The buzz surrounding the upcoming Federal Reserve meeting is centered on two questions: Will the Fed taper in September? And will financial markets respond as they did back in June in what we now call the “taper tantrum?”
To the first question, our answer is yes; but to the second, no.
So first, yes, we expect the Fed to begin reducing its pace of purchases of securities (both mortgages and Treasuries) and to announce this change at the conclusion of its September 17-18 two-day meeting.
Certainly, much can change between now and then. Should we see weaker-than-expected economic data, it might push back the starting date for the beginning of the end of the Fed’s program of purchases. Crucially, however, a likely September start to tapering is the consensus expectation–hence it is already priced in.
This is the crux of why we answer no to the second question. Conditions were different in late May when the Fed started to signal a shift in policy. The Fed’s statements, combined with its downgrading of the risks facing the economy and its above-consensus economic forecasts, all served to surprise the markets.
At that point, the Fed upgraded its outlook when the market expected it to downgrade. It wasn’t just the shift in policy; it was the shift relative to expectations that led to the violent and negative market reaction that followed: both bonds and stocks fell.
Looking forward, a repeat of the taper tantrum appears unlikely. And the fact that I’m commenting on it is exactly why. Because we’re having this discussion now removes the taper as a likely source for unexpected reasons for financial market uncertainty – at least to the degree we saw back in June.
There’s another important topic that needs to be addressed: What does tapering mean for interest rates? The Fed’s May comments and subsequent reaction not only changed expectations for when QE would end; they also changed expectations for how long the Fed would maintain its zero-interest-rate policy. That speculation exacerbated the breadth of global financial market uncertainty because the exit from zero interest rates holds much greater significance for broader financial markets than does the purchases of Treasury and mortgage bonds.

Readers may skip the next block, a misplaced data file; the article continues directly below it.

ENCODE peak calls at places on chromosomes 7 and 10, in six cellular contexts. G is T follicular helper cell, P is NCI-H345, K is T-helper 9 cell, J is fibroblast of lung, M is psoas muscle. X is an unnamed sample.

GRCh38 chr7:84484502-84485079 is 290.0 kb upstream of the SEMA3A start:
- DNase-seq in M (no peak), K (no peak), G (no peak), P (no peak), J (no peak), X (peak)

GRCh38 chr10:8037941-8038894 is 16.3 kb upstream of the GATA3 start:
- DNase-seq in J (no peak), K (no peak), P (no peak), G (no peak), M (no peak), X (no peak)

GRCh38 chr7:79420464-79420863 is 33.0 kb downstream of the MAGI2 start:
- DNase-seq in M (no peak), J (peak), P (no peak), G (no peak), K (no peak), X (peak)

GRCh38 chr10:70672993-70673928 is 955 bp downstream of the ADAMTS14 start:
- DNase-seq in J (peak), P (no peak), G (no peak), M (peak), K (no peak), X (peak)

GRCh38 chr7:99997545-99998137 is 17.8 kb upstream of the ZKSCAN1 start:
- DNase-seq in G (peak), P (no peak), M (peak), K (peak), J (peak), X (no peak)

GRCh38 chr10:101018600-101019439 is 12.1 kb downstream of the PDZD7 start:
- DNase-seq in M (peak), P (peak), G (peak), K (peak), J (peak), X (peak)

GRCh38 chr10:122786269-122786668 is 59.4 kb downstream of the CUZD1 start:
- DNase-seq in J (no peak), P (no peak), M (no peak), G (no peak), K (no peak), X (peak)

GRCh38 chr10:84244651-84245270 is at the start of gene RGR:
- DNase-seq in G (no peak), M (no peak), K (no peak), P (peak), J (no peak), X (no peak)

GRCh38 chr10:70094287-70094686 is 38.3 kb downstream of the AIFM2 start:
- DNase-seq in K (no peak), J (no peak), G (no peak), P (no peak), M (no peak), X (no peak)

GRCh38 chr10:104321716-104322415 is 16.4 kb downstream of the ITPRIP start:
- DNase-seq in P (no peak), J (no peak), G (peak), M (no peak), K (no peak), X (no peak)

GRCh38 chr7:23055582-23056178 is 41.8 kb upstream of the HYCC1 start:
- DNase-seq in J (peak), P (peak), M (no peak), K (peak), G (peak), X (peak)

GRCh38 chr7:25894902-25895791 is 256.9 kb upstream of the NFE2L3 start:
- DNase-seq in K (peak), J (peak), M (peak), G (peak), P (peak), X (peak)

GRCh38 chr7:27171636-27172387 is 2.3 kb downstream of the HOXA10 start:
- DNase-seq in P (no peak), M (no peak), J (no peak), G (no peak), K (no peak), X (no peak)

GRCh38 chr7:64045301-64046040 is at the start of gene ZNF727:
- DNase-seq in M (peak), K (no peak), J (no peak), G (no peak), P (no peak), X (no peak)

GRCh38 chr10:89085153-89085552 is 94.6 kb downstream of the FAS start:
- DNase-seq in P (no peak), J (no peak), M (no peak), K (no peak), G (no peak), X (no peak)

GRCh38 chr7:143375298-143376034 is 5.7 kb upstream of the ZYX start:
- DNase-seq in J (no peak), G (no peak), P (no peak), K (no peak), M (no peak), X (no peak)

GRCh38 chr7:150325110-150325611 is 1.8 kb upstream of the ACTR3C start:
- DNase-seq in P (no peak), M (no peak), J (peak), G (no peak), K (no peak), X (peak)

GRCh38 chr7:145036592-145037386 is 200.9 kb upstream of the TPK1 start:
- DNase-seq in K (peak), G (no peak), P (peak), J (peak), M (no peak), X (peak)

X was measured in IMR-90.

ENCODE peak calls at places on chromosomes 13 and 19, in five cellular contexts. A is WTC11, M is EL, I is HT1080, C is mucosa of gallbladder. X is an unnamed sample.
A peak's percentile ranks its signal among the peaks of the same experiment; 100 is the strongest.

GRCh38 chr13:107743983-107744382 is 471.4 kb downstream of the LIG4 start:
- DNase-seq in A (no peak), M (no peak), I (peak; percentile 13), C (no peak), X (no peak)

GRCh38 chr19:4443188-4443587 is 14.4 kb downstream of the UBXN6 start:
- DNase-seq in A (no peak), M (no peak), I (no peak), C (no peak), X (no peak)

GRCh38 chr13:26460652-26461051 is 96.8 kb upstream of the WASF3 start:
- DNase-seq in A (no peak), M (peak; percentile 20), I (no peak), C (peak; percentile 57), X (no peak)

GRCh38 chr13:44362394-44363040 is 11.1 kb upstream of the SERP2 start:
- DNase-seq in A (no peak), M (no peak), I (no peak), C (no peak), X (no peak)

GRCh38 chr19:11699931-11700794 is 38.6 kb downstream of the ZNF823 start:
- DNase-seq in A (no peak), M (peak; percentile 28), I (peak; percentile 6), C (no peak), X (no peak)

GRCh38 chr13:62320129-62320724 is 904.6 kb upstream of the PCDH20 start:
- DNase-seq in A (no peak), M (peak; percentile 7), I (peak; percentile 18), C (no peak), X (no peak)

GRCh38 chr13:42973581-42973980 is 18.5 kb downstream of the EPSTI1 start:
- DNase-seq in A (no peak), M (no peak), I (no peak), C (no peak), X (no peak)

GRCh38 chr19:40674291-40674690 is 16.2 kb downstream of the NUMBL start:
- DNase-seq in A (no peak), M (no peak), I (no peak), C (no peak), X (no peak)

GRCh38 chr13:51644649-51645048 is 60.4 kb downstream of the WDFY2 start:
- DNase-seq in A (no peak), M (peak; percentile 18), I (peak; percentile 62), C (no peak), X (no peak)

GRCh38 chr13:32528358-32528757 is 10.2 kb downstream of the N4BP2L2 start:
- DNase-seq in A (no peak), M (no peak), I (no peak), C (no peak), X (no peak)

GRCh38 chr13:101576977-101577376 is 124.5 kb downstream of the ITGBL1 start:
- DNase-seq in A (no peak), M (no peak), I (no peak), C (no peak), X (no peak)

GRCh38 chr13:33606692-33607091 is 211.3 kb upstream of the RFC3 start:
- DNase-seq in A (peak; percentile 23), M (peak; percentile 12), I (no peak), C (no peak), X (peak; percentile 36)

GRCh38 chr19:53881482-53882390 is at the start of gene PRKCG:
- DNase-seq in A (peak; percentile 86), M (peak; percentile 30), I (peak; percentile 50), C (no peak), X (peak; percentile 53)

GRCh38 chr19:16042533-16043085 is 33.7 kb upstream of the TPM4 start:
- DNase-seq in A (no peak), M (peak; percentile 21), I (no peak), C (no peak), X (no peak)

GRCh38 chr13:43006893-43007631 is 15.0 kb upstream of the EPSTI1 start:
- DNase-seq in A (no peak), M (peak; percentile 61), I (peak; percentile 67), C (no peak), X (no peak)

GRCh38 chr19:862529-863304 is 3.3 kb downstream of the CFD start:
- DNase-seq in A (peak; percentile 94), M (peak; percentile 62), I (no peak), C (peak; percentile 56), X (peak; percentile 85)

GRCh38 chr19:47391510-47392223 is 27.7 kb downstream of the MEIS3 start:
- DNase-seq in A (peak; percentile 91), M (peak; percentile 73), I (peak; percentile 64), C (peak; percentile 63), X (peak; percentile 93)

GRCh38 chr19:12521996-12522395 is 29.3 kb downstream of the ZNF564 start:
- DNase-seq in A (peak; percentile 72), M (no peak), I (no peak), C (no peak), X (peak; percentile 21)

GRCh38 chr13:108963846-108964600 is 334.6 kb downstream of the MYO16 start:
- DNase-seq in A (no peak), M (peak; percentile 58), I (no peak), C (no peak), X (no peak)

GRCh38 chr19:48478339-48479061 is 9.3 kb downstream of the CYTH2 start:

But Bernanke has taken pains to disabuse the market of the interpretation that rates are set to jump any time soon. Furthermore, by this point, he has likely convinced everyone both that the Fed will continue to maintain a zero-interest-rate policy and that this decision is separate from the decision to taper. Presently, the market now expects the first Fed tightening will occur in March of 2015.
The broader issue affecting the outlook for interest rates remains the performance of the economy, and even more importantly, the Fed’s assessment of that performance. Market expectations stand high for a second-half economic rebound, and the Fed appears to share that view. Meeting or exceeding these expectations likely keeps rates on an upward trajectory. Disappointment, however, means that rates would fall first.
Recent increases in interest rates (taking the 10-year to just over 2.70%) are a reflection of more upbeat economic data that came after the disappointing July payroll report released on August 2. And that better data heightens expectations for continued positive economic momentum in the second half of the year. Our view is more cautious—we think heightened expectations for growth could make interest rates vulnerable to the potential for declines in the shorter term if those expectations turn out to be overly optimistic.